If you’ve been diagnosed with heart disease, have had a stroke or have risk factors such as high blood pressure, diabetes or high cholesterol, I encourage you to think about taking charge of your beautiful heart. Here are 10 easy pieces of advice, from my heart to yours.
These days we think of cardiovascular conditions as common, and they are. But, they need to be taken seriously to prevent injury to your own heart.
Start taking charge of your beautiful heart by making your health a priority.
This is an essential first step to a healthier heart—both now and in the future.
- The more you know about your condition and how to manage it, the better you’ll feel and the lower the risk of complications related to your condition.
Learn how to wade through the volume of articles you read and the information and advice of your physicians
You may be bombarded with rapid-fire data in these days of shorter office visits and everyone calling themselves an expert, without the credentials to back it up.
- Be prepared and willing to ask your doctor to repeat or explain anything unclear to you.
Learn to navigate sites such as CardioSmart.Org run by the American College Of Cardiology, and keep learning.
- Each area provides medical information, the latest research, suggestions on what questions to ask your physician and very solid, helpful advice.
If you’re committed to taking charge of your beautiful heart, you’ll be willing to:
Playing an active role in your own health will help you feel in control and responsible for yourself. Get involved from the start.
Lay out your specific goals and what you’ll do to meet them. For example:
➡ If you have heart failure, weighing yourself daily and tracking your weight will provide a valuable record for your health care team.
➡ Keeping track will alert you to call for an appointment if you’ve gained weight too fast (more than 2-3 pounds in 24 hrs or 5 pounds in a week).
- A sudden or steady gain in daily weight (for example, 2 to 3 pounds in 24 hours or 5 pounds or more in 1 week) shows that the body is retaining fluid.
- You may notice swelling of your feet and ankles.
These are signs that fluids are building up in your body because your heart failure is getting worse.
3. Keep all medical appointments.
Even if you feel better or have other demands on your time (work, family, etc.), you need to make these visits a priority.
4. Follow your treatment plan.
No matter your condition or treatment, it’s important to follow your doctor’s advice. It’s the only way to know if that specific treatment or management strategy is working or if changes are needed.
5. Take your medications exactly as directed.
Many people living with heart disease take medications to prevent other complications, such as those to control your blood pressure or cholesterol.
In order for them to work as they’re designed, however, you must take them correctly, “as prescribed.”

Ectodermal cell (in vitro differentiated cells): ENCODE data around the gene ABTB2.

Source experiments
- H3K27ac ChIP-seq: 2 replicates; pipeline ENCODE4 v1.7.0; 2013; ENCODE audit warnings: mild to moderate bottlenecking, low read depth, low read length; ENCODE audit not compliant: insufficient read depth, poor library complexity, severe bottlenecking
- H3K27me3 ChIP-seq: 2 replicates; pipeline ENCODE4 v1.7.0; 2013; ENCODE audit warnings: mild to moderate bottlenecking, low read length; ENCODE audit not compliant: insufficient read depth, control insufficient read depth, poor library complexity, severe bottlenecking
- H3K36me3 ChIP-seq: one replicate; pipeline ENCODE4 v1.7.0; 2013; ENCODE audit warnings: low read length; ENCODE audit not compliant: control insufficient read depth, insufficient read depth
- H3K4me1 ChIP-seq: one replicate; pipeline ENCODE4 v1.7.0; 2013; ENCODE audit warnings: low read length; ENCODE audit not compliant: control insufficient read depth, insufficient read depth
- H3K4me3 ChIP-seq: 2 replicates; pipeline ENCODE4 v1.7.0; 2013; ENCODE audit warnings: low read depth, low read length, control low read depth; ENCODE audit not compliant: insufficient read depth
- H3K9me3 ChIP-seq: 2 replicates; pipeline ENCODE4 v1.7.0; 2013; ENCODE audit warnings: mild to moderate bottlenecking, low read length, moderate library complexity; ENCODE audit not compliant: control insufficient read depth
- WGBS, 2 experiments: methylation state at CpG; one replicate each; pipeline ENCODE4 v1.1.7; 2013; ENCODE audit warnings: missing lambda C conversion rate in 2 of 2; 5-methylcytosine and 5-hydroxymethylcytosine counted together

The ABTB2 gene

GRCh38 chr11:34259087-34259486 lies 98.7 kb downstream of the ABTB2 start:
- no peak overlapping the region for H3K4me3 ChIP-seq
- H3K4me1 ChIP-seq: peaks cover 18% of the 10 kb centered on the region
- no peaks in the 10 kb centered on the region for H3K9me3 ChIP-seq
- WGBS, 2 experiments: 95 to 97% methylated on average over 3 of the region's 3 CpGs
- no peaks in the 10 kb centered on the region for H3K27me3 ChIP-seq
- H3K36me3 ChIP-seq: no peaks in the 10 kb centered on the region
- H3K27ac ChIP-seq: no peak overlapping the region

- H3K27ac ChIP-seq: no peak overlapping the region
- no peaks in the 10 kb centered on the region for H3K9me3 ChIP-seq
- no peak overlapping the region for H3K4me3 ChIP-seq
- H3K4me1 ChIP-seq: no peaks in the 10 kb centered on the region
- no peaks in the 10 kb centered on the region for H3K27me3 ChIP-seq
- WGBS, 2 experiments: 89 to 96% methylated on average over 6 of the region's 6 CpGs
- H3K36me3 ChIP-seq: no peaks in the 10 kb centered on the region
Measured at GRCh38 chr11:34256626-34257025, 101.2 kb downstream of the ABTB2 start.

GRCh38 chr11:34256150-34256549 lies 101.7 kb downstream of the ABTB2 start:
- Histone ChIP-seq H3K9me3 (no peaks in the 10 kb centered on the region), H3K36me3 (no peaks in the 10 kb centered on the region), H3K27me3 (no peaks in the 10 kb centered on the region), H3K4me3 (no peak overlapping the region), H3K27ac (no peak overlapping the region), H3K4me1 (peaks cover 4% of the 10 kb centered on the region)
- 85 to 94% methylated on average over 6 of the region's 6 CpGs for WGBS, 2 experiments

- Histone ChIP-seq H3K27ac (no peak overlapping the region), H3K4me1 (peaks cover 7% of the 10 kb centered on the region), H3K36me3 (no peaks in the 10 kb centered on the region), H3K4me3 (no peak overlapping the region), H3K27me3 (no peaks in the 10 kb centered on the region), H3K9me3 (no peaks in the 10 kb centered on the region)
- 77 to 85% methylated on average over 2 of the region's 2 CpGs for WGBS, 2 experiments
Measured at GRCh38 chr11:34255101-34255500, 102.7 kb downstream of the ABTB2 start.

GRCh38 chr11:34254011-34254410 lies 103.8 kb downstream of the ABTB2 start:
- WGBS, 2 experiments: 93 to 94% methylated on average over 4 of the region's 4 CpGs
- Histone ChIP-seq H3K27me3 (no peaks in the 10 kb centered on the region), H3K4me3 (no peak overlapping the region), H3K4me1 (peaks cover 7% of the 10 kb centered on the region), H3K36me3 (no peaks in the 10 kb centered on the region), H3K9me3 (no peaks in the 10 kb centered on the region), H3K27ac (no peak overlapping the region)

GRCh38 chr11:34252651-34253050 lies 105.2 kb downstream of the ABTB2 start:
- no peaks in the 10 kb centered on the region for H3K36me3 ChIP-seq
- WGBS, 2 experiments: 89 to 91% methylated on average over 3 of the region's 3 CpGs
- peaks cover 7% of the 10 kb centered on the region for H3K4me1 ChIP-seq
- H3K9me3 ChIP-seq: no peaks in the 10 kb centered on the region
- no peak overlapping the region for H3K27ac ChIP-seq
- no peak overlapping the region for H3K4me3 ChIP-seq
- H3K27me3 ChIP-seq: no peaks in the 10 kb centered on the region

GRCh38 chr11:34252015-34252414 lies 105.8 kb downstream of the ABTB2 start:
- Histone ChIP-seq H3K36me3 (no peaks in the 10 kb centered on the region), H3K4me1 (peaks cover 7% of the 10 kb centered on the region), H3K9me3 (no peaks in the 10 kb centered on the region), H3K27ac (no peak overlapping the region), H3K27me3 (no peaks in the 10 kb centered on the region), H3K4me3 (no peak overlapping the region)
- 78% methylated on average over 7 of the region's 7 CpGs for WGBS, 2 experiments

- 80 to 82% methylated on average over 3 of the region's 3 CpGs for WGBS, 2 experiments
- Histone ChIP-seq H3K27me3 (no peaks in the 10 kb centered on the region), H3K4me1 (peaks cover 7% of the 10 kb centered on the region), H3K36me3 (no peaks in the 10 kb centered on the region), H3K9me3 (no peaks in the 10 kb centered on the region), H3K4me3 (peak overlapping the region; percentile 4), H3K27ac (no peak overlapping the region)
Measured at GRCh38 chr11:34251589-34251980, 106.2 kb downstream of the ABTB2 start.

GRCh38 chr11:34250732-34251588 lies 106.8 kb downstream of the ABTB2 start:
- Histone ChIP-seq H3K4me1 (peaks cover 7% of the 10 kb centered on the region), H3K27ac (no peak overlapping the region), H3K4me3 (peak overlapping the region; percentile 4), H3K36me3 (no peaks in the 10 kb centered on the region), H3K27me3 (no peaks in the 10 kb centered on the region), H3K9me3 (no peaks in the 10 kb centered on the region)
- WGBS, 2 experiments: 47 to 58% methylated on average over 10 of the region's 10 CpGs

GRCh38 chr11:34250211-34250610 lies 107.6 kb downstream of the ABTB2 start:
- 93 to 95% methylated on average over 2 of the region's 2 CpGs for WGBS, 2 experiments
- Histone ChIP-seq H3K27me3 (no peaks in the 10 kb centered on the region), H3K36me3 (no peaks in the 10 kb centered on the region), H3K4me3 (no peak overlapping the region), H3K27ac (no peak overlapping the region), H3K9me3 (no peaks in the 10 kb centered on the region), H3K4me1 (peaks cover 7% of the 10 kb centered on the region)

- Make the time or take the time. You’ll feel better about taking the medication(s) if you know why you need it and how it can help.
- Ask your doctor or registered pharmacist about the potential side effects of each medication, and how best to manage them.
- NEVER stop, skip or change the amount (dose) of medication you take without first discussing it with your doctor.
- Keep a current list of all medications you take, including any over-the-counter medications, herbal remedies, and dietary supplements. Share this list with your physician at each visit.
Too much medicine—or not enough can be equally as dangerous. And, certain medications combined with some supplements can be harmful.
There’s no better way of taking the first step toward taking charge of your beautiful heart than for you to:
6. Lead a healthier life.
Many people have told me that it was the wake-up call they needed to make positive changes to the way they approached all areas of their life.
➡ Be physically active.
- Discuss the possibility of engaging in a regular exercise program appropriate for your condition and fitness level, with your doctor.
Don’t forget that even activities like gardening, riding a bike or cleaning the house count
➡ Eat well. Make smart, heart-healthy food choices.
- That means eating a diet rich in fruits, vegetables, and whole grains and cutting down on saturated, trans and other types of fats.
➡ Don’t smoke or drink alcohol to excess.
- It’s recommended that women should have no more than half a drink per day and men should have no more than one drink per day.
- Maintain a healthy weight.
7. Know what increases your probability of developing problems.
- Make sure you’re aware of your risk factors—those things that make it more likely for you to have heart disease, stroke or repeat cardiac events.
8. Relax. (or do your best to do it).
- Prolonged stress and anxiety can affect your body and your heart.
Take care of yourself and try to lower your stress levels by setting limits, getting a massage, signing up for a yoga class, meditating or engaging in other activities that help you to relax.
9. Ask for help.
- Joining a support group, talking openly with family and friends or keeping a journal can help you cope.
Don’t be afraid to seek professional help if needed. Consider bringing a family member or trusted friend to your doctor visits, especially if you have a complicated condition.
10. Take heart.
Remember that you’re not alone.
- In fact, one out of every three American adults will have some type of cardiovascular disease.
The good news is that we have made major advances in treatments, and your options are better than ever before.
And, you have at your disposal, a much greater awareness of prevention, support, and resources to guide you on your journey to better management of your condition.